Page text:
Where Jetstream Sam and Raiden begin to differ a bit is the combat. Sam’s moveset is very similar to his rival’s in a lot of ways, but he does have a couple attacks that stand out. These are his famous quickdraw ability as well as a charge move that is surprisingly effective (Protip: Spam it against Bladewolf and Armstrong). His animations are also similar in some ways, but there are a lot of subtle differences that give the feeling you are actually playing as a different character, such as how Sam draws and retracts his sword or the way he runs. Also notable is that his overall style is like Raiden’s total offense, but Sam is focused a little more on the air and less on flash. Also, instead of having Augment Mode to see more deeply into the environment, Sam has the ability to taunt enemies to temporarily enrage them; taunting increases your score. This change suits his personality, but trying to find certain things was made a little harder as a result. Speaking of which, you can still find a lot of things in the environment, though items like the cardboard box and oil drum feel a little less useful thanks to the more action-oriented approach of Sam’s levels. You also have to find your upgrades manually, so you really have to look around if you want Sam to be strong enough to take down the enemies (Protip: You start with no upgrades every single time you play).
This actually sort of ties into a problem I have with the DLC: you must do everything in one shot. There’s no ability to pick a segment that you want to play, which means that if all you want to do is fight Armstrong, you have to start from the beginning every time. It’s not exactly easy either, since no matter what difficulty you pick, you’ll be faced with a good degree of challenge. Because of this, it’s also annoying to play the VR missions, which surprisingly will allow you to use any items (including Repair Nanopaste) that you’ve collected during normal play. Unfortunately, if you use any items, you don’t get them back, so you have to play at your own risk. However, the VR missions can only be accessed while you play through the entirety of Sam’s campaign, so if you want to try again, you have to suffer through the long grind to get to it and hope that you’re not too weak in the end. It may not be worth the trouble though, since four of the five missions are of the “kill every enemy in the room” variety and the last one is a platformer. While the last one is unique in its presentation, the lengths you have to go through to access it in the first place are just nuts.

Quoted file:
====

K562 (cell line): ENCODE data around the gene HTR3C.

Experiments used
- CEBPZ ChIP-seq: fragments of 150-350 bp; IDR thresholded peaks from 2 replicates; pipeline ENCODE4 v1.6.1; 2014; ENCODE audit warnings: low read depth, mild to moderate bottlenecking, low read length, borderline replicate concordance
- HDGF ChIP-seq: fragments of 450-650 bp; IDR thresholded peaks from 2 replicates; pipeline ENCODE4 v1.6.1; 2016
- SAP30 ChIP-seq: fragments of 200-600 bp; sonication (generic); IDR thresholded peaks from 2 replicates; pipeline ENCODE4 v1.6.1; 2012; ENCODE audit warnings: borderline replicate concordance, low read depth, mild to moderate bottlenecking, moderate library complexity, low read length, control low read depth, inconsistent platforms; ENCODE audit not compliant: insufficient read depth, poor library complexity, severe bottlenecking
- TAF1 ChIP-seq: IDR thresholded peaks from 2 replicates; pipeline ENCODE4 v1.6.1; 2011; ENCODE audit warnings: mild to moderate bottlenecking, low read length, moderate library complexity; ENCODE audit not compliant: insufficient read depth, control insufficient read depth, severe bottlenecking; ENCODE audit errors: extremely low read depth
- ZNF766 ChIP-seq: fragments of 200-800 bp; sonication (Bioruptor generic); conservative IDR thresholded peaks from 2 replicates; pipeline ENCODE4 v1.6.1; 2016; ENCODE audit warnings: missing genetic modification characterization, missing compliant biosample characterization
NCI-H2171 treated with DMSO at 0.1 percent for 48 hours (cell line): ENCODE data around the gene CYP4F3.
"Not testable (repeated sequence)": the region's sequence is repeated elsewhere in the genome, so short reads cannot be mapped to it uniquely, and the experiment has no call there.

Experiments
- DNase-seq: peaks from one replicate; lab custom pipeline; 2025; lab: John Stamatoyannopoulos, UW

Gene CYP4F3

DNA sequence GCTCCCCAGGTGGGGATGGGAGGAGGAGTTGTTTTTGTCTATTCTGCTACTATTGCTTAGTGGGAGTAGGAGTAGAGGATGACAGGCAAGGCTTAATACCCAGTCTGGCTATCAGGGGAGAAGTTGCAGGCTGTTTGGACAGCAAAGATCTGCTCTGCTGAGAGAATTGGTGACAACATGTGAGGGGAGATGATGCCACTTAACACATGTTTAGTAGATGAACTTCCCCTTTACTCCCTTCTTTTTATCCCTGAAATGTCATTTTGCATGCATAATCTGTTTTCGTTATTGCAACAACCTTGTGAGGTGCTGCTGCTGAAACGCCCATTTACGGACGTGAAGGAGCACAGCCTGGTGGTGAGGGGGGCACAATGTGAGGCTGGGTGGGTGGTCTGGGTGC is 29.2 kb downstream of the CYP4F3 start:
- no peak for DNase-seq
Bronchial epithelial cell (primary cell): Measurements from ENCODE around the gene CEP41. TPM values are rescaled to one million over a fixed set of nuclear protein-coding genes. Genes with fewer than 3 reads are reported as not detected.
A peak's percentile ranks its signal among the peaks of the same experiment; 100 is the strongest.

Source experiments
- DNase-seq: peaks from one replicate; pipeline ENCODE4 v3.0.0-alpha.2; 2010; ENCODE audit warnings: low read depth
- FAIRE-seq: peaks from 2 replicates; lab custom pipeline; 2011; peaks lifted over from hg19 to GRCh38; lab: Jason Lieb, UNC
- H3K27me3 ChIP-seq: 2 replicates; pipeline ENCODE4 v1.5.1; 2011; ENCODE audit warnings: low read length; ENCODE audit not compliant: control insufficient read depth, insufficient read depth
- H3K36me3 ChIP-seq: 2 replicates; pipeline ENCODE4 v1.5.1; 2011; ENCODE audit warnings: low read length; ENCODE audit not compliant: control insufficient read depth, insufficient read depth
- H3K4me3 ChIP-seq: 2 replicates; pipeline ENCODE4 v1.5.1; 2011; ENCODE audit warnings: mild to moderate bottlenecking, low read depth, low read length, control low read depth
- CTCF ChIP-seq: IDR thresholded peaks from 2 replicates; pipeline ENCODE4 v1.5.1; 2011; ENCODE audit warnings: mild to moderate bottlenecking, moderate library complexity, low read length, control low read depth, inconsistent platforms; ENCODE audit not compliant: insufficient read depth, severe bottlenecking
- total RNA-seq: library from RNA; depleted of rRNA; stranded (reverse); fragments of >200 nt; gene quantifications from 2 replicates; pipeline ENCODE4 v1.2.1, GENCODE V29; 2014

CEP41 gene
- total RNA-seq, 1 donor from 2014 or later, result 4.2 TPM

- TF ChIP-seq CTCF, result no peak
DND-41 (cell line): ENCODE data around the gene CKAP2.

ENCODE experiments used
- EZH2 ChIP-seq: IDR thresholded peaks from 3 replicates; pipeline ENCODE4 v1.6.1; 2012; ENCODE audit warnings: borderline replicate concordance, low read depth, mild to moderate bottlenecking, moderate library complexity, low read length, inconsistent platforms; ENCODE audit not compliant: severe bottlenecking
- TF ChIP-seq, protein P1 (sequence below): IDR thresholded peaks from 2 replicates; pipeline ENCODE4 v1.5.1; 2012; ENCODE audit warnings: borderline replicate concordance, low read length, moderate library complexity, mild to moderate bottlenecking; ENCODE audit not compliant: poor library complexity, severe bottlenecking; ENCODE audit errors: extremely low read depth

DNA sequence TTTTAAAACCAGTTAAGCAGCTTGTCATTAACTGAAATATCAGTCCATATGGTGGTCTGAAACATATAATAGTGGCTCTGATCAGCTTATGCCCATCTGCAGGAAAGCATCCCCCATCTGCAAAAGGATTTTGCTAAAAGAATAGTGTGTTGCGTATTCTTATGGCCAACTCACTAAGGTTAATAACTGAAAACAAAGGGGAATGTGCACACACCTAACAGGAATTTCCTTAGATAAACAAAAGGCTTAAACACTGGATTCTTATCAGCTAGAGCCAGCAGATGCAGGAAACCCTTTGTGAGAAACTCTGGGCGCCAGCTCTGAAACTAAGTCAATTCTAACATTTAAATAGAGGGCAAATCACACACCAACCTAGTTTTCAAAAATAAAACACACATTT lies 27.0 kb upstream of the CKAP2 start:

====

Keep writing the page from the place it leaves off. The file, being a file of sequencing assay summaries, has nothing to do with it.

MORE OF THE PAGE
|Despite the differences, Jetstream Sam is kind of the same.|
On the upside, the (recycled) music is great, including a DLC remix of one of the themes from the game. I also liked the voice acting, though Armstrong’s voice and Jetstream Sam’s delivery sounded a little off to me. I know they’re the same people behind the scenes, but still. The only one who didn’t sound off was Monsoon, who has a pretty good presence in the events.
As free DLC, Jetstream has some pretty cool ideas, but squanders them a bit through the mass recycling of scenery and gameplay. There are some small touches that show dramatic bursts of creativity, but, at least on consoles, there isn’t much incentive to keep playing the campaign, not even for the VR missions. There are some missed opportunities, especially in terms of story and the idea of being able to play as Sam during Raiden’s levels, so that bogs it down. In the end though, if you want to get more out of Metal Gear Rising: Revengeance on consoles, this is a good way of doing it, if only to get a glimpse of what playing as Sam would be like.